With the increasing amount of data produced by numerical ocean models, so increases the need for efficient tools to analyse these data. One of these tools is Lagrangian ocean analysis, where a set of virtual particles are released and their dynamics is integrated in time based on fields defining the ocean state, including the hydrodynamics and biogeochemistry if available. This popular methodology needs to adapt to the large variety of models producing these fields at different formats. This is precisely the aim of Parcels, a Lagrangian ocean analysis framework designed to combine (1) a wide flexibility to model particles of different natures and (2) an efficient implementation in accordance with modern computing infrastructure. In the new Parcels v2.0, we implement a set of interpolation schemes to read various types of discretised fields, from rectilinear to curvilinear grids in the horizontal direction, from z- to s- levels in the vertical and different variable distributions such as the Arakawa's A-, B- and C- grids. In particular, we develop a new interpolation scheme for a three-dimensional curvilinear C-grid and analyse its properties. Parcels v2.0 capabilities, including a suite of meta-field objects, are then illustrated in a brief study of the distribution of floating microplastic in the North West European continental shelf and its sensitivity to different physical processes.

The manuscript detailing the performance of Parcels is available at Computers and Geosciences and can be cited as:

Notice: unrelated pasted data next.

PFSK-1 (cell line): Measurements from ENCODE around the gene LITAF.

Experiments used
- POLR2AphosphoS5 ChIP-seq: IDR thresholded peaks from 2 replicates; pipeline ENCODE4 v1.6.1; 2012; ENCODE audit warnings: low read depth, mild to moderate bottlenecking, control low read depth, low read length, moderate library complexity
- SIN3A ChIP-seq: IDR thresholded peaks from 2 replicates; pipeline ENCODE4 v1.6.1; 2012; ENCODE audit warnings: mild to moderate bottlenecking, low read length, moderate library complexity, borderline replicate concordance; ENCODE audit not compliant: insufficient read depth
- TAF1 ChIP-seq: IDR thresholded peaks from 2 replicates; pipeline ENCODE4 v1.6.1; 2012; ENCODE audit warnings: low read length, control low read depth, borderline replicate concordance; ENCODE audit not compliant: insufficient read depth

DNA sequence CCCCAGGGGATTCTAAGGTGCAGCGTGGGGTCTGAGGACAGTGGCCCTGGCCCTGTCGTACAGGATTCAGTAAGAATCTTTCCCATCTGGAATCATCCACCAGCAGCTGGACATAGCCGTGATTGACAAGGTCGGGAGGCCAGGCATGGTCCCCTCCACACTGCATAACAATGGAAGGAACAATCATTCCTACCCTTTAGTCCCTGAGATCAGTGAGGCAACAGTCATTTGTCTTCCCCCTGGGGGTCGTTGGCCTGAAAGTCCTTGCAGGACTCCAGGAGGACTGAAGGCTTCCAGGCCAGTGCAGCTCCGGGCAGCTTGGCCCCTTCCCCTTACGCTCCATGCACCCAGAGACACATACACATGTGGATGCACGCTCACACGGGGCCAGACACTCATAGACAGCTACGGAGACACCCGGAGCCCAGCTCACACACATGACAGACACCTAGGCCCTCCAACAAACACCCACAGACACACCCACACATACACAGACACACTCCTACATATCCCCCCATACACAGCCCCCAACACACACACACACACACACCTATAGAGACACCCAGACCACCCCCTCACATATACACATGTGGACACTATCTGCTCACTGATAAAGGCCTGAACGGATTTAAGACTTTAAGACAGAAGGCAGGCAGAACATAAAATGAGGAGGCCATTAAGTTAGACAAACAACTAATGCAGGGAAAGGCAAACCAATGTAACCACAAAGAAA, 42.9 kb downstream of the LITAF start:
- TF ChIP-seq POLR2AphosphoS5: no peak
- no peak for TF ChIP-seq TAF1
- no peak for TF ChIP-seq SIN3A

Studying oceanography by using Lagrangian simulations has been adopted for a range of scenarios, such as the determining the fate of microplastics in the ocean, simulating the origin locations of microplankton used for palaeoceanographic reconstructions, for studying the impact of fish aggregation devices on the migration behaviour of tuna. These simulations are complex and represent a considerable runtime effort to obtain trajectory results, which is the prime motivation for enhancing the performance of Lagrangian particle simulators. This paper assesses established performance enhancing techniques from Eulerian simulators in light of computational conditions and demands of Lagrangian simulators. A performance enhancement strategy specifically targeting physics-based Lagrangian particle simulations is outlined to address the performance gaps, and techniques for closing the performance gap are presented and implemented. Realistic experiments are derived from three specific oceanographic application scenarios, and the suggested performance-enhancing techniques are benchmarked in detail, so to allow for a good attribution of speed-up measurements to individual techniques. The impacts and insights of the performance enhancement strategy are further discussed for Lagrangian simulations in other geoscience applications. The experiments show that I/O-enhancing techniques, such as dynamic loading and buffering, lead to considerable speed-up on-par with an idealised parallelisation of the process over 20 nodes. Conversely, while the cache-efficient structure-of-arrays collection yields a visible speed-up, other alternative data structures fail in fulfilling the theoretically-expected performance increase. This insight demonstrates the importance of good data alignment in memory and caches for Lagrangian physics simulations.